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US Ratings Downgrade: Blessing in Disguise for India?
August 9, 2011

Following S&P's downgrade of the US sovereign debt rating, how should Indian investors position their equities.


Author : Manjunath Gaddi



 US ratings downgrade: blessing in disguise for India?

The Standards and Poor’s (S&P) ratings agency has rated the long-term sovereign credit rating for US to AA+ from AAA on 5 August 2011, with a negative outlook. However, the short-term credit rating still stays at the best – A-1+. The S&P in the same report has stated that it can lower the credit rating from AA+ to AA within the next two years if, “we (S&P) see that less reduction in spending than agreed to, higher interest rates, or new fiscal pressures during the period result in a higher general government debt trajectory than we currently assume in our base case.”

A knee-jerk reaction by the markets

US equity markets including the global markets have reacted negatively to the above news. The SENSEX did correct by over 387 points or 2.2% on 5 August 2011. S&P had kept the US long term sovereign ratings with a negative outlook since 18 April 2011. Thus, the knee-jerk reaction is temporary and was expected as the market was well awareThe delay in the US Congress reaching a consensus in raising the debt limit has indicated the lack of political willingness to resolve the domestic crisis speedily which has cost the US its AAA rating.

Silver lining for Indian economy and market

The rating downgrade of US currently has negatively impacted the equity market, but can lead to long term benefits for Indian economy.  The long-term sovereign debt of India is currently rated as BBB- by S&P while, the gross debt of many developed countries which are experiencing debt problems have a better sovereign debt rating. Table 1 shows the general debt of the countries as a percentage of their GDP. Some of the figures are estimates.

Table 1: Public debt as a percentage of GDP for India and other countries


Country
2009
2010
2011
2012
2013
2014
2015
2016
Estimates Start After
India
71.1
69.2
68.2
67.7
65.3
63.3
61.6
59.9
2010
Greece
126.8
142.0
152.3
157.7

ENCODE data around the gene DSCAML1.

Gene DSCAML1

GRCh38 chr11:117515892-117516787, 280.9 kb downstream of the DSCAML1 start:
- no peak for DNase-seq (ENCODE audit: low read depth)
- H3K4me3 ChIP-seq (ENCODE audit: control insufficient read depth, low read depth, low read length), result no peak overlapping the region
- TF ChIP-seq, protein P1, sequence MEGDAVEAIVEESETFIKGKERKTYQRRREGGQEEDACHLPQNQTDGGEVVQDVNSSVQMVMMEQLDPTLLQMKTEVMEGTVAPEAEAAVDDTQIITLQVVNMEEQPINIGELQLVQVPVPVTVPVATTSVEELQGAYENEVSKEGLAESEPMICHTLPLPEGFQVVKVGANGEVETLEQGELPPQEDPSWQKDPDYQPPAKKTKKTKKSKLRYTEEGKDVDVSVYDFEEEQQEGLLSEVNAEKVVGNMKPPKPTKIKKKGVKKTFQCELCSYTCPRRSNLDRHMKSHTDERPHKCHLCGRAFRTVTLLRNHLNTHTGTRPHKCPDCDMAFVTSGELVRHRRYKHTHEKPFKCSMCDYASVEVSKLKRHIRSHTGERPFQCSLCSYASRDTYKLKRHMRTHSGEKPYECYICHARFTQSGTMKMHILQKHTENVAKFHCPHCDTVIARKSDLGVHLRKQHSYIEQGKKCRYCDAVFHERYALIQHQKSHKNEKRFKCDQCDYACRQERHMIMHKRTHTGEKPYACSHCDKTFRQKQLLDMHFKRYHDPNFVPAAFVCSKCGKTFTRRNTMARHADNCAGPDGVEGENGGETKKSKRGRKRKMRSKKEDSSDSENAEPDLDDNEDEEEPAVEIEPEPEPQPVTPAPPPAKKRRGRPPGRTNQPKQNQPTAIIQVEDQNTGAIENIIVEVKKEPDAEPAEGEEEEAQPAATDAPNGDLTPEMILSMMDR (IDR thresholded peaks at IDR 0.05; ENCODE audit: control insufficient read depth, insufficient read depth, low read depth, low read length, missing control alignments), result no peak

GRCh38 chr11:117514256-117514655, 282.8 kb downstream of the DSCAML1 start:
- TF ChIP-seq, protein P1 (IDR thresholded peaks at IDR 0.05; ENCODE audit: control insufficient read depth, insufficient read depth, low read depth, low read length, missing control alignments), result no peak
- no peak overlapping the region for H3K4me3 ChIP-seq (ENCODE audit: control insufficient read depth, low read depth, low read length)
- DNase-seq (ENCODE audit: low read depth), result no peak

157.0
152.5
149.4
145.5
2010
Iceland
91.7
96.6
103.2
97.1
92.1
85.3
80.9
73.8

 

Italy
116.1
119.0
120.3
120.0
119.7
119.3
118.7
118.0
2010
United Kingdom
68.3
77.2
83.0
86.5
87.4
86.5
84.4
81.3
2009
United States
84.6
91.6
99.5
102.9
105.6
107.5
109.4
111.9
2009
Source: IMF World Economic Outlook Database, April 2011

Many developed countries have a better rating but higher debt to GDP ratio than India. Therefore, India can make a case to S&P to consider upgrading the rating for India. Indian economy and the banking system have the ability to weather crises and return back to normalcy post the crisis. This has been proved post the Asian currency crisis as well as the 2008 global financial crisis.

So, a ratings upgrade for India can mean that the Indian government can raise debt from FIIs at a lower rate. This is important on the backdrop of that India is expected to invest US$ 1 trillion into infrastructure space between 2012 and 2017 and the Indian government is expected to fund about 50% of that. Hence, a ratings upgrade will definitely help to lower the interest expense for the infrastructure debt.

Currently, the economic growth in India is slowing down on account of tight monetary policy by the RBI, which is a result of  high levels of Inflation. Higher commodity prices (crude and metals) have accounted for the high levels of inflation along with higher food inflation. Due to the AA- credit rating of US, the commodity prices have corrected. The rating downgrade to US and the lowering of the commodity prices will definitely help cooling the Indian inflation. The lower levels of inflation can lead RBI away from a tight monetary policy and can allow India to grow faster, once the RBI stops its tight monetary policy.

The Indian equity market as represented by SENSEX is undervalued with the 1 year Forward EPS at 14.83X, while the long-term average is at 17X.


Actions for Investors

Investors who have invested into India for the long term either through SIP mode or lump sum can continue with their investments. With the markets correcting now, it presents an opportunity for investors to enter into the market in lump sum mode as we expect the ratings downgrade to be beneficial for Indian economy. Investors can choose to buy into the market on dips however, must be brave enough to weather the short-term volatility.


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